Leveraging the research expertise of the U.S. beverage company and the academy’s team of researchers and scientific technologies, it will focus on beverages using Chinese herbal ingredients and formulas.

The center is the latest signal that Coca-Cola is moving towards non-carbonated beverages, particularly in Asia, where juice, tea, coffee and water products have become major sellers for the company. Last month, for example, Coca-Cola launched a new product line of natural herb tea drinks in Hong Kong that could expand into the rest of China.

“We see this center as an important step in strengthening our innovation pipeline for beverages that contribute to well-being. This collaboration will ultimately help us bring the insights and benefits of traditional Chinese medicine to consumers all over the world,” said Rhona Applebaum, Coke’s VP-chief scientific and regulatory officer.

“We can add global reach and world-class marketing skills to help promote Chinese wisdom in preventive holistic health through new and innovative beverages.”

24/7 expands relationship with Chinese search giant Baidu
BEIJING--WPP Group’s digital marketing company 24/7 Real Media will expand its search marketing platform capability on one of China’s largest search engines, The deal will allow companies working with 24/7 Real Media to better manage online marketing campaigns in China, the world’s second largest internet market with over 162 million surfers.

24/7 Real Media has been managing paid search campaigns in China for over two years. According to research firm Analysys International, the size of the China search engine market reached $153 million in the first half of 2007, increasing 69% quarter-on-quarter and 29% year-on-year. The China online advertising market is projected to reach $1.5 billion by the end of 2010.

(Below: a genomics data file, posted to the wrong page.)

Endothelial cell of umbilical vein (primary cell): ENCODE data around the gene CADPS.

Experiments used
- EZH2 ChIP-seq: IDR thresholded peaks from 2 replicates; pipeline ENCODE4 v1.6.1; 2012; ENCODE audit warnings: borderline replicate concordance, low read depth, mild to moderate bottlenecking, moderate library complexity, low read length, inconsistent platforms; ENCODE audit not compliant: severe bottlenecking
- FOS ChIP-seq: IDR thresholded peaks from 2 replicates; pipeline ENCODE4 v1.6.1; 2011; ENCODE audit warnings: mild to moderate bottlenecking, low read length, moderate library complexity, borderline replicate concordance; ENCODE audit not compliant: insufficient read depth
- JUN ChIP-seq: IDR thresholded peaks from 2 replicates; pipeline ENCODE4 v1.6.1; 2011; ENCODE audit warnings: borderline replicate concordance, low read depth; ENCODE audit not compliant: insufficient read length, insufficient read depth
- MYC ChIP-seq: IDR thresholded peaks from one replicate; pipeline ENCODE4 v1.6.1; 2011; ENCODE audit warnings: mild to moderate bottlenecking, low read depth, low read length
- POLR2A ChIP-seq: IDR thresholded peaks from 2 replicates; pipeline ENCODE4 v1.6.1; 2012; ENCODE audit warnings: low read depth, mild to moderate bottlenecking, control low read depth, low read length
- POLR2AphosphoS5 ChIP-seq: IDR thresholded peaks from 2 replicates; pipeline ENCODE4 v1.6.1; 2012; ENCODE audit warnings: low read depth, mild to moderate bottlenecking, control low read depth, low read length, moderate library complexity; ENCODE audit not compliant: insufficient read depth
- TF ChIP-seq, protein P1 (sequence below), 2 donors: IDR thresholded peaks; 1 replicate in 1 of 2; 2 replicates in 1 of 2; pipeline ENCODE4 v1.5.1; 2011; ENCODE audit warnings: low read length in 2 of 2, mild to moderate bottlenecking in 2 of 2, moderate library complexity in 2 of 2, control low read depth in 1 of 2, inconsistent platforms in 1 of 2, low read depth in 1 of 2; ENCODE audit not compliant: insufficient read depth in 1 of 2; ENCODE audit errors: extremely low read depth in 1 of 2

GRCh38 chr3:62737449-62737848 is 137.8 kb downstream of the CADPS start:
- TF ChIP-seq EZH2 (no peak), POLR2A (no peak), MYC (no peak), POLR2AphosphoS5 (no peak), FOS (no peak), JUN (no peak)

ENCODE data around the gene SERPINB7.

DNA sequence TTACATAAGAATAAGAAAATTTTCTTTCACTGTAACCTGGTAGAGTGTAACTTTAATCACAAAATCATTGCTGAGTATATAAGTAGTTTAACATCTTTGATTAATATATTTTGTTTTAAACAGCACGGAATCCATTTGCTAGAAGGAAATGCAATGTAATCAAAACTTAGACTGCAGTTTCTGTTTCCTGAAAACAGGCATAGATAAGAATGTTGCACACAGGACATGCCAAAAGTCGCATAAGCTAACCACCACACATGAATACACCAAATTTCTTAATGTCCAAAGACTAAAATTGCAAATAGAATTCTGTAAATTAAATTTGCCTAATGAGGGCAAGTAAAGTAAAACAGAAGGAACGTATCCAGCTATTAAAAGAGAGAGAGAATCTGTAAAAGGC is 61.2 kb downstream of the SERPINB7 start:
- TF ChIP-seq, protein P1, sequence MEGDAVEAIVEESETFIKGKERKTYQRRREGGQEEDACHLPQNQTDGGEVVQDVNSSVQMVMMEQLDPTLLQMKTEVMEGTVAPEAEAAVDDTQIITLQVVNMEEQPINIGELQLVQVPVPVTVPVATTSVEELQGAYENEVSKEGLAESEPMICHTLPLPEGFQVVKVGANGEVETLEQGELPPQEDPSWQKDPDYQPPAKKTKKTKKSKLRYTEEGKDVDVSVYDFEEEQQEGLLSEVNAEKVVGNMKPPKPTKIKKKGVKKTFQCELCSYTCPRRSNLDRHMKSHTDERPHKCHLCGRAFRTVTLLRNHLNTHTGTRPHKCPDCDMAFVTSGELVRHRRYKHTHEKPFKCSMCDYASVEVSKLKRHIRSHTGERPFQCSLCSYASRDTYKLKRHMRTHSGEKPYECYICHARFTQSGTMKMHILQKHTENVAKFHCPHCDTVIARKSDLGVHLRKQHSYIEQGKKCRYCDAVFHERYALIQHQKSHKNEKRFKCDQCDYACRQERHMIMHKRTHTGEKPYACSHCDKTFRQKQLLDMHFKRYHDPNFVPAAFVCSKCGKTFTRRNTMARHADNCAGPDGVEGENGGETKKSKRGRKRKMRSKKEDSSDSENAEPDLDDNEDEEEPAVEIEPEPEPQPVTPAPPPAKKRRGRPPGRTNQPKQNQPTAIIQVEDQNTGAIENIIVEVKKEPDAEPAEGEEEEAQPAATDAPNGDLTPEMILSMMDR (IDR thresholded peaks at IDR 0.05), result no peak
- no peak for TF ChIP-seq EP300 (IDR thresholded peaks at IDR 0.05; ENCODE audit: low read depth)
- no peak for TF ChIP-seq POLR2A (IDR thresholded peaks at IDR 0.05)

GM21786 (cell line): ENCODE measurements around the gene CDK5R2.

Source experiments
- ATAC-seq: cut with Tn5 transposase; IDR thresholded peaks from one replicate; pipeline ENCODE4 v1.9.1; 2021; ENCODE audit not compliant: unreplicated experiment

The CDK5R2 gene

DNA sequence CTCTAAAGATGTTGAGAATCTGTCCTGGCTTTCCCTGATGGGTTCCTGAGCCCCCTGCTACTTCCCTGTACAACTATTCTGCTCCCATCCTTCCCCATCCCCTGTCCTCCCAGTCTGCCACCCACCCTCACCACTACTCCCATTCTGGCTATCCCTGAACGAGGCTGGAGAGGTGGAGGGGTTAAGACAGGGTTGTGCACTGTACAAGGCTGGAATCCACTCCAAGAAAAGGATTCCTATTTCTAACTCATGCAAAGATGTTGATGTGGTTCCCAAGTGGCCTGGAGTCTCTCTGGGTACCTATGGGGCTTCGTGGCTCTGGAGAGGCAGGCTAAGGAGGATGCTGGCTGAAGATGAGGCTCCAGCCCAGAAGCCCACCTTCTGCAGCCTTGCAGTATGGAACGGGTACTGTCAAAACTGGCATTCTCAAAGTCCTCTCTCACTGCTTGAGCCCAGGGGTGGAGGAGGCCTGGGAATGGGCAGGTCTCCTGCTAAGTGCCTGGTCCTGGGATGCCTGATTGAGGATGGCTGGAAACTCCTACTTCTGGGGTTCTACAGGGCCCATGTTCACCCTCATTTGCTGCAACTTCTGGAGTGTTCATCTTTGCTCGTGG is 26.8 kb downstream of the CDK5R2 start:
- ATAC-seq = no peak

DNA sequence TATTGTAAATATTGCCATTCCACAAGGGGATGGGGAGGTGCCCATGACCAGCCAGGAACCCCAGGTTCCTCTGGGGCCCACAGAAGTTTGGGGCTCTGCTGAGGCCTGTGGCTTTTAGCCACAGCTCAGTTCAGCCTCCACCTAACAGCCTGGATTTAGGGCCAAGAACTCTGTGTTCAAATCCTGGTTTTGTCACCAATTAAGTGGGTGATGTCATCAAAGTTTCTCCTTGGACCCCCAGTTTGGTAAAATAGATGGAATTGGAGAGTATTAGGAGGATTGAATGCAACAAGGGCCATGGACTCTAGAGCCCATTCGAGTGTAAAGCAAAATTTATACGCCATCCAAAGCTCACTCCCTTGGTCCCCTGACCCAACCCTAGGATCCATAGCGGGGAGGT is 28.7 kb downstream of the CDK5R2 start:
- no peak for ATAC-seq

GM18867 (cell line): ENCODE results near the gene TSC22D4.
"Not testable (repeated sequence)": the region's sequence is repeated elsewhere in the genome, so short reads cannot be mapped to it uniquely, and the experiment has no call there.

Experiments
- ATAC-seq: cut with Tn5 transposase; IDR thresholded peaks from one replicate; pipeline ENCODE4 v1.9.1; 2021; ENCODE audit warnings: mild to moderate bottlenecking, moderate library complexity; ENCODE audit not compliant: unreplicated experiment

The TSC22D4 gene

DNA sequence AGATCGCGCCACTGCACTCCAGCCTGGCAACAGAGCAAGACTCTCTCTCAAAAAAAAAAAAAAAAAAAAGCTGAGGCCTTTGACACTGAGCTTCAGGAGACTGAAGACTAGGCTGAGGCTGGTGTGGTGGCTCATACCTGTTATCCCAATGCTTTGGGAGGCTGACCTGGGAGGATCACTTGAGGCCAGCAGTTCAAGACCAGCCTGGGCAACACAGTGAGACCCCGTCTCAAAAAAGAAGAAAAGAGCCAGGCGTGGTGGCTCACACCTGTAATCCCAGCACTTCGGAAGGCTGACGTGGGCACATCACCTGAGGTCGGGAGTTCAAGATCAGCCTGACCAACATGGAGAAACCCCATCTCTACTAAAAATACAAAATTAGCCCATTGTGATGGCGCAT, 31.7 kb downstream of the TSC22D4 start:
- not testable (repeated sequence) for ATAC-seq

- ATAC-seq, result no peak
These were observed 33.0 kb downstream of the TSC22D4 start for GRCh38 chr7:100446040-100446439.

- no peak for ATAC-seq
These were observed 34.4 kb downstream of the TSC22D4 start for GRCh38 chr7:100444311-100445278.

Lenovo narrows torch relay contest
BEIJING--PC-maker and global Olympic sponsor Lenovo Group has selected 18 finalists from companies such as Argentina, Brazil, Canada, Germany, India, Italy, Japan, and the U.S. to compete for the chance to participate in the Beijing 2008 Olympic Torch Relay.

Lenovo launched the torchbearer search program with the help of Google to find new thinkers from around the world to run with the torch in China. The Beijing Organizing Committee for the Olympic Games has organized the longest-ever torch relay in Olympic history with more cities visited than any past games.

Each finalist has submitted a 30-second video clip demonstrating the most imaginative and innovative way they would participate in the Olympic Torch Relay, demonstrating what makes them a new thinker. Surfers will determine the final selection of torchbearers by visiting the Lenovo web site

Voting will conclude on Oct. 24. The top three vote-getters will be announced in mid-November and nominated by Lenovo to participate as torchbearers in the China portion of the Beijing 2008 Olympic Torch Relay. The finalists are from eight countries: Argentina, Brazil, Canada, Germany, India, Italy, Japan, and the United States. Their professions range include a teacher, a filmmaker and a former Olympian.